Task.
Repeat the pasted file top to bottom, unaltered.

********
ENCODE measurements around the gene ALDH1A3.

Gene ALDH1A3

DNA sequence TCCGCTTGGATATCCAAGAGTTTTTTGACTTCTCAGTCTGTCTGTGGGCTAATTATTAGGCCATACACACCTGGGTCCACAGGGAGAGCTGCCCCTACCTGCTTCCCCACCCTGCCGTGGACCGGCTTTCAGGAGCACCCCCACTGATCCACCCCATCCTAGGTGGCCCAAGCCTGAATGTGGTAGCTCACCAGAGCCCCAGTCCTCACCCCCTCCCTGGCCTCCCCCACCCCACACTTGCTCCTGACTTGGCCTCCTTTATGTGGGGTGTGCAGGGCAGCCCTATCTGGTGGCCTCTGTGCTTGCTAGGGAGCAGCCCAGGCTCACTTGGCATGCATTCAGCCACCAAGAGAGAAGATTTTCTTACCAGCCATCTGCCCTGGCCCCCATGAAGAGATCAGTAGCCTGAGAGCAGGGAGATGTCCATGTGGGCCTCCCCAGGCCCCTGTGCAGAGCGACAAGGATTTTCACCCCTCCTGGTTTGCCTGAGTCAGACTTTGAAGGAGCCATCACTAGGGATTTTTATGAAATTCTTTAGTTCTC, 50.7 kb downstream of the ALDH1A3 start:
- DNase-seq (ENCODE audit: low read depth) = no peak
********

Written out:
ENCODE measurements around the gene ALDH1A3.

Gene ALDH1A3

DNA sequence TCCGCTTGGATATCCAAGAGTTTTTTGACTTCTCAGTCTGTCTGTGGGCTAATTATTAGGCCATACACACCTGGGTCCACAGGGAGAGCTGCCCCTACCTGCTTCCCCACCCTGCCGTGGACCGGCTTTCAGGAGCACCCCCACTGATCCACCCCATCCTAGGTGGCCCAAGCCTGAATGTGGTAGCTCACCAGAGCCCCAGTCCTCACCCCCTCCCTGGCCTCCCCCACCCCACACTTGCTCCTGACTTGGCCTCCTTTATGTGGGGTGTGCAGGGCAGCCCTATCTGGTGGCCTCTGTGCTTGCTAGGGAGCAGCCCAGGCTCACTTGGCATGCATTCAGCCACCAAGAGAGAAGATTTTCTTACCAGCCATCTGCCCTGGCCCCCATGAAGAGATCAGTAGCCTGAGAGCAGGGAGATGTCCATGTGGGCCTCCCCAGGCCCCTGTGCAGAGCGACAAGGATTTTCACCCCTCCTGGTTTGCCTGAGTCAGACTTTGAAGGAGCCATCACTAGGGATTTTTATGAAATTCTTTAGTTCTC, 50.7 kb downstream of the ALDH1A3 start:
- DNase-seq (ENCODE audit: low read depth) = no peak